Hereweka climb offers place for contemplation

Hereweka Harbour Cone is visible for miles and features in many artworks. PHOTOS: CLAIRE FRASER
Hereweka Harbour Cone is visible for miles and features in many artworks. PHOTOS: CLAIRE FRASER
There’s history — geologic and more recent — in a walk up one of the city’s great landmarks.

This walk takes you back to the past, but starts off in the future.

It all begins at harbour level, at the end of Bacon St, just past Turnbulls Bay.

First of all you’re greeted by an intriguing hand-made sign pointing down a pixie pathway to a ‘‘Future Forest Walk’’. These days the forest is in its babyhood, 9000 native trees planted through a gully and up the hillside beyond.

Hereweka Harbour Cone walk.
Hereweka Harbour Cone walk.
Most heartwarmingly, it’s a conservation project of the community group, Save the Otago Peninsula (STOP), soon celebrating 40 years. All are welcome to join tree planting days, on Tuesdays and Sundays from 9.30am. You’re also free to wander through and admire this exciting investment in the future. As is your doggie, within the fenced area.

Loop back to the yellow-tipped marker poles passing the mature results of STOP’s restoration of Smith’s Creek. These days there must be generations of happy native whitebait and eels spending part of their life in there.

Outside the lambing season of September 1 until November 1 you are free to continue on the full route across farmland, up to the cone. Naturally, Rover and friends are prohibited.

There’s a daunting view up the side of the cone to be climbed. Cross the road, fully warmed up and ready to give it some grunt. The going gets tough, but that’s when the tough get going.

Sticking up like a witch’s hat, Hereweka is visible for miles and is the photogenic model for some famous art.

Hereweka and its weka were part of the healing of a very early peninsula inhabitant. Tarewai was the nephew of the first known Kai Tahu ancestor to arrive in Otago. He lived during a tumultuous time as recent immigrants and previous waves mixed and mingled.

It’s a tough climb up the side of Hereweka, but the views are well worth it.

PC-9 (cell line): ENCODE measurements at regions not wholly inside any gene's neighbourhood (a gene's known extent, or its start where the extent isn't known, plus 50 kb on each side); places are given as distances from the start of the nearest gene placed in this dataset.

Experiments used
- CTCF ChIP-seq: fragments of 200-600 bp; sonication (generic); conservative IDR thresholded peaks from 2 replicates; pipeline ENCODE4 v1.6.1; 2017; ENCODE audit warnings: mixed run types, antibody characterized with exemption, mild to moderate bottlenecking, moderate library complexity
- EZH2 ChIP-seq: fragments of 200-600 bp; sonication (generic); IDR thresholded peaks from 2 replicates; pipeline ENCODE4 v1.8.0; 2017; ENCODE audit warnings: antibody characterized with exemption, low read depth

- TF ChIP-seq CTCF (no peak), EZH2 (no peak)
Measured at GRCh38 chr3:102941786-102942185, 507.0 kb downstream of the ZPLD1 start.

It’s a tough climb up the side of Hereweka, but the views are well worth it.
Tarewai had been invited by another people, Kati Mamoe, to today’s Pyramids at Okia Reserve, to help build a house for the hosts. In the evening there were playful wrestling games which suddenly turned nasty when Tarewai was held down and had his stomach cut open. Amazingly, he escaped, leaving behind his mere (weapon) in the rush. Hereweka became his hideout as he rested and recuperated, healing his wounds with weka fat.

He recovered but needed his weapon back. So he quietly returned to the Kati Mamoe village where one night people were sitting around the fire admiring his mere. To disguise his identity in the dark, Tarewai mimicked the villagers’ speech pattern so he appeared local, was handed his own weapon and ran off into the night.

Post-Pakeha settlement, the area hosted small family dairy holdings. Each clump of macrocarpas marks a settlement site. Such steep, erosion-prone land must have made dairy farming pretty hard.

The Hereweka Harbour Cone Trust, in partnership with the Dunedin City Council, manages the area now, hosting a field day and an annual public hike at the end of each February.

The start of the walk loops around Future Forest Walk.
The start of the walk loops around Future Forest Walk.
Before any of our human involvement, Harbour Cone began life as one of the basalt lava flows of the massive extinct Dunedin volcano. Long, wide views from its top make it ideal for contemplation.

But contemplate this — in the early 1980s there was a proposal to cut two shafts into the side of the cone to mine gold. It’s embedded in the rock which would have meant open pit mining. Which would have meant a 24 hour, 7 days operation, complete with noise and dust. And a four-lane highway.

STOP objected, but the court ruled that the operation may go ahead. Fortunately, Harbour Cone, its biodiversity and the peninsula’s integrity was saved by the fact the operation was eventually deemed uneconomic. These days the most hardcore digging is the trust’s tree planting and University of Otago archaeology students delving down.

Making a loop walk of it, follow the poles down the westerly flank of the cone. You’ll walk on one of the old, steep dairy-farming roads down past an old ruin, the Allan farmstead and forge complex. Across the road the track continues down a fenceline, making a beeline back to the start.

 - Clare Fraser

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